On Thursday, April 15, Walter will host The Night of Champions to benefit the Crosby High School Booster Club from 6-9 p.m. The event will be a weight lifting competition at Crosby High School for student-athletes around the area to showcase their talents and abilities.

In addition to hosting a weight lifting showcase, Walter will also share his life teachings with student-athletes in attendance. Perseverance and not taking no for an answer will be one of the most vital messages the Crosby native will share with aspiring pro-athletes. It's the two virtues Walter has leaned on from little league football to the NFL. And as an undrafted prospect in 2019, it was that same morale that helped him outshine six other running backs during the 49ers rookie training camp that same year.

"Before I started playing football in high school, a lot of people thought I was too small," Walter said. "They thought because we played little league and not in middle school we would not make it in high school. My twin brother [Ashton Walter] and I did not listen to that. We just kept pushing forward."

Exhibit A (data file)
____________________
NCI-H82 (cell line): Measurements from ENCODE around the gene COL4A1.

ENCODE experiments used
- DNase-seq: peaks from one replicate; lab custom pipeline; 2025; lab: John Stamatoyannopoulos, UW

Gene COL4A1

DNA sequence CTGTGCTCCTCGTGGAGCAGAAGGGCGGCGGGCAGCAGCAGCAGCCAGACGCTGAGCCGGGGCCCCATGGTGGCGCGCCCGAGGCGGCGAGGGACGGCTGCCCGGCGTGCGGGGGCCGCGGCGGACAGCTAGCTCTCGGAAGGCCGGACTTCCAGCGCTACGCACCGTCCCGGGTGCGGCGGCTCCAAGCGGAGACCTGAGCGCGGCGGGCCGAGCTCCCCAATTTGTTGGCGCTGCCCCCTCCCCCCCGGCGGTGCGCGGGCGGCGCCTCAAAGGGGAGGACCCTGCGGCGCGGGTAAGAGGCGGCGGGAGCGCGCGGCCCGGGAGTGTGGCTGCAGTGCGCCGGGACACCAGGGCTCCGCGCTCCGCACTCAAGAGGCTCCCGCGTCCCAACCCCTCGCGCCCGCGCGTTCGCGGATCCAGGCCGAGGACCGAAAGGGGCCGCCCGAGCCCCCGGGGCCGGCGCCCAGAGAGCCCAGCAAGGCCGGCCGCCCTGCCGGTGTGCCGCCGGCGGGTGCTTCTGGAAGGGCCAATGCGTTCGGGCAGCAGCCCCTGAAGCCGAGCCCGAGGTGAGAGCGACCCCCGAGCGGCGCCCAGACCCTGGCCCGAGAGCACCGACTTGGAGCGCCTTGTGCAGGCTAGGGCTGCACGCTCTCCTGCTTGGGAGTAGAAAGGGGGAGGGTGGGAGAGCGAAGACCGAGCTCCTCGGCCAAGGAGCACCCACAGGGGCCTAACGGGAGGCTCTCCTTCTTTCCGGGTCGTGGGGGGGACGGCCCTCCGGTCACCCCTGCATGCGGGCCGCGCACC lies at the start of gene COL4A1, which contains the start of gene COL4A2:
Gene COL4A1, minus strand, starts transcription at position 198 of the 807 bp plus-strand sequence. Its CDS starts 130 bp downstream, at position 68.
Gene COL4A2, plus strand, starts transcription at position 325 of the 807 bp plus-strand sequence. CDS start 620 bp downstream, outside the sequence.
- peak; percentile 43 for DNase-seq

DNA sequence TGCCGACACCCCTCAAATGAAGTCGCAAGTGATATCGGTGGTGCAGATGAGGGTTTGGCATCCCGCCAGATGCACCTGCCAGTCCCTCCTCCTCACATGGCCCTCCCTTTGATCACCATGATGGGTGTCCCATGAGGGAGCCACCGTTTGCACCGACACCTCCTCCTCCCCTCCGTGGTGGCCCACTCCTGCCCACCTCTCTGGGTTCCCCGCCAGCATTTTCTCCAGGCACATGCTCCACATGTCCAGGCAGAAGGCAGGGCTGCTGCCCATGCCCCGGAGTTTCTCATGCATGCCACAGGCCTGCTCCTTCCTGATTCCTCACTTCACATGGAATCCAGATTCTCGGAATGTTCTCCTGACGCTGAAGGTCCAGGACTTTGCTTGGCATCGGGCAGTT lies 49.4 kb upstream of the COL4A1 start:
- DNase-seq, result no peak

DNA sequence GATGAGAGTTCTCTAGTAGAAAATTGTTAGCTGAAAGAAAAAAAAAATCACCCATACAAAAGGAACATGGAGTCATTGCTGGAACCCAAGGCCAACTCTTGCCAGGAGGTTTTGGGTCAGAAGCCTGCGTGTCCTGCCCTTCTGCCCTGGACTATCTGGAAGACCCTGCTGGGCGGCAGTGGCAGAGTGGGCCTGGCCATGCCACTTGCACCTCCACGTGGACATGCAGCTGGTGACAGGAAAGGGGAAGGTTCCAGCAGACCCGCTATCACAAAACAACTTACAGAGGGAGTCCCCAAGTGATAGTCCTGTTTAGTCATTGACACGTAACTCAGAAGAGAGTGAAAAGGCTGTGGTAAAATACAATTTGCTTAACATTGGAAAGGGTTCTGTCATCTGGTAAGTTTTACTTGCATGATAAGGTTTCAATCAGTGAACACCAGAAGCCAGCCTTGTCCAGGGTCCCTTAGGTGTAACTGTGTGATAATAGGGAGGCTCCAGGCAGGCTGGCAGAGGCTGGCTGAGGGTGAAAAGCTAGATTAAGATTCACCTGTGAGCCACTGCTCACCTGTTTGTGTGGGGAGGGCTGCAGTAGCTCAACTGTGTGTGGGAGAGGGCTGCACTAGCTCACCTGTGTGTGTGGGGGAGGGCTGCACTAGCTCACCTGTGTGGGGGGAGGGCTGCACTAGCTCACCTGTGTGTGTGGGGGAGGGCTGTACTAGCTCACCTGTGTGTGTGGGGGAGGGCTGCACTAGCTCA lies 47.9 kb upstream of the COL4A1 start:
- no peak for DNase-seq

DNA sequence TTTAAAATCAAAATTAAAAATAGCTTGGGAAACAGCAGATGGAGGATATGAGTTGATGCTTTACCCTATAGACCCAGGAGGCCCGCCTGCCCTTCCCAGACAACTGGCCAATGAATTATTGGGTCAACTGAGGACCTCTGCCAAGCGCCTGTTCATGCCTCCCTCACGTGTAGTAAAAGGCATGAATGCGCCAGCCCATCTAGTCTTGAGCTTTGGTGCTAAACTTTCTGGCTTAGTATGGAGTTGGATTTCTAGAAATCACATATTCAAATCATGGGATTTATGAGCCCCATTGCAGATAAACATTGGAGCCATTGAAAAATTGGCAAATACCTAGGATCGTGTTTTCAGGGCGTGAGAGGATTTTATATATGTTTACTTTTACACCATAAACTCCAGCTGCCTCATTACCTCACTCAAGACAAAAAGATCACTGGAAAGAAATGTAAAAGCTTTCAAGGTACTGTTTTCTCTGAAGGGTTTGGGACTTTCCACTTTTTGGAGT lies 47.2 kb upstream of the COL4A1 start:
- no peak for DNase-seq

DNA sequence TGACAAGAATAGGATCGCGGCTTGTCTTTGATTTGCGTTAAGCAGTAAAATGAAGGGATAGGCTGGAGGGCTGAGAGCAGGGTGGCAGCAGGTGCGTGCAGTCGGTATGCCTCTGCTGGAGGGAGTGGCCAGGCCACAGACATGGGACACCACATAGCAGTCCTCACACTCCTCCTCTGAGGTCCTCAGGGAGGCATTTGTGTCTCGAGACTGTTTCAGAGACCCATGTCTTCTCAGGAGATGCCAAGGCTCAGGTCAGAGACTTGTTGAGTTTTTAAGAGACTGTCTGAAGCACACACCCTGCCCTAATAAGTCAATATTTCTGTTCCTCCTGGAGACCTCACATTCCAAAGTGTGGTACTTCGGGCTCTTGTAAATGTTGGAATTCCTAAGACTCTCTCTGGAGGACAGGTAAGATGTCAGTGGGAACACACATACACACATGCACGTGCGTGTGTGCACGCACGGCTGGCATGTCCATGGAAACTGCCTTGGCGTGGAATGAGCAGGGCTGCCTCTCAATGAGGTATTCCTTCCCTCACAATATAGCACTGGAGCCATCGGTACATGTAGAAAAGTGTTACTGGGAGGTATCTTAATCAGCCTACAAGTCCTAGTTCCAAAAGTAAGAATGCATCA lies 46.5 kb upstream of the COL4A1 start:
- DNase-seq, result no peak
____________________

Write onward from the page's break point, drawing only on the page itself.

"When I left Rice, people thought I was going to play in the Canadian league or AFF, and I did not take no for an answer. I believed in myself. And I believed in God. And if I can make it out of a small town like Crosby, anybody can make it...It's the mentality I've had my entire life of not quitting. I feel like that is what got me to the point I am at right now."

Whether their life goal is to play in the NFL or not, Walter's primary objective for The Night of Champions is to be an inspiration and show kids they can find success despite their environment. It is one of the things the former XFL running back (Dallas Renegades) wished he would have seen growing up in Crosby.

After graduating from Crosby High School, Walter went on to have a record-breaking collegiate career at Rice University. He became one of two players in school history to rush for over 1,500 yards (1,744 yds.) and 1,000 kick return yards (1,548 yds.) in four seasons with the Owls. In February, Walter signed a one-year contract extension to re-join the 49ers ahead of the 2021 NFL season.

Click here to learn more about The Night of Champions at Crosby High School or support Walter and the Crosby High School Booster Club.